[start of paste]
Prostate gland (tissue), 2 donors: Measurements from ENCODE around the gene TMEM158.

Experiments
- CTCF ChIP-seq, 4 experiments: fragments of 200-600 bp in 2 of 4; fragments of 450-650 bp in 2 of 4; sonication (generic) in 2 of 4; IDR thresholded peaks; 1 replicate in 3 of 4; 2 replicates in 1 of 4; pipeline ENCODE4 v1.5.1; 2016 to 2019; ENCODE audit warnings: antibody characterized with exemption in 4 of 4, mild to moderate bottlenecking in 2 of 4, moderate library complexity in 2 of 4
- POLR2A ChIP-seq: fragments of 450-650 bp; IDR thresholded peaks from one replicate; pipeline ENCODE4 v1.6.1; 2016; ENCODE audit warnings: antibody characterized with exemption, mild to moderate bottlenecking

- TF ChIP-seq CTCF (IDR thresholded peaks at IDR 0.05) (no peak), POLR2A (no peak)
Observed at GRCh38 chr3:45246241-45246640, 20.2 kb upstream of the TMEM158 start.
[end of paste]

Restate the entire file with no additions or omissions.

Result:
Prostate gland (tissue), 2 donors: Measurements from ENCODE around the gene TMEM158.

Experiments
- CTCF ChIP-seq, 4 experiments: fragments of 200-600 bp in 2 of 4; fragments of 450-650 bp in 2 of 4; sonication (generic) in 2 of 4; IDR thresholded peaks; 1 replicate in 3 of 4; 2 replicates in 1 of 4; pipeline ENCODE4 v1.5.1; 2016 to 2019; ENCODE audit warnings: antibody characterized with exemption in 4 of 4, mild to moderate bottlenecking in 2 of 4, moderate library complexity in 2 of 4
- POLR2A ChIP-seq: fragments of 450-650 bp; IDR thresholded peaks from one replicate; pipeline ENCODE4 v1.6.1; 2016; ENCODE audit warnings: antibody characterized with exemption, mild to moderate bottlenecking

- TF ChIP-seq CTCF (IDR thresholded peaks at IDR 0.05) (no peak), POLR2A (no peak)
Observed at GRCh38 chr3:45246241-45246640, 20.2 kb upstream of the TMEM158 start.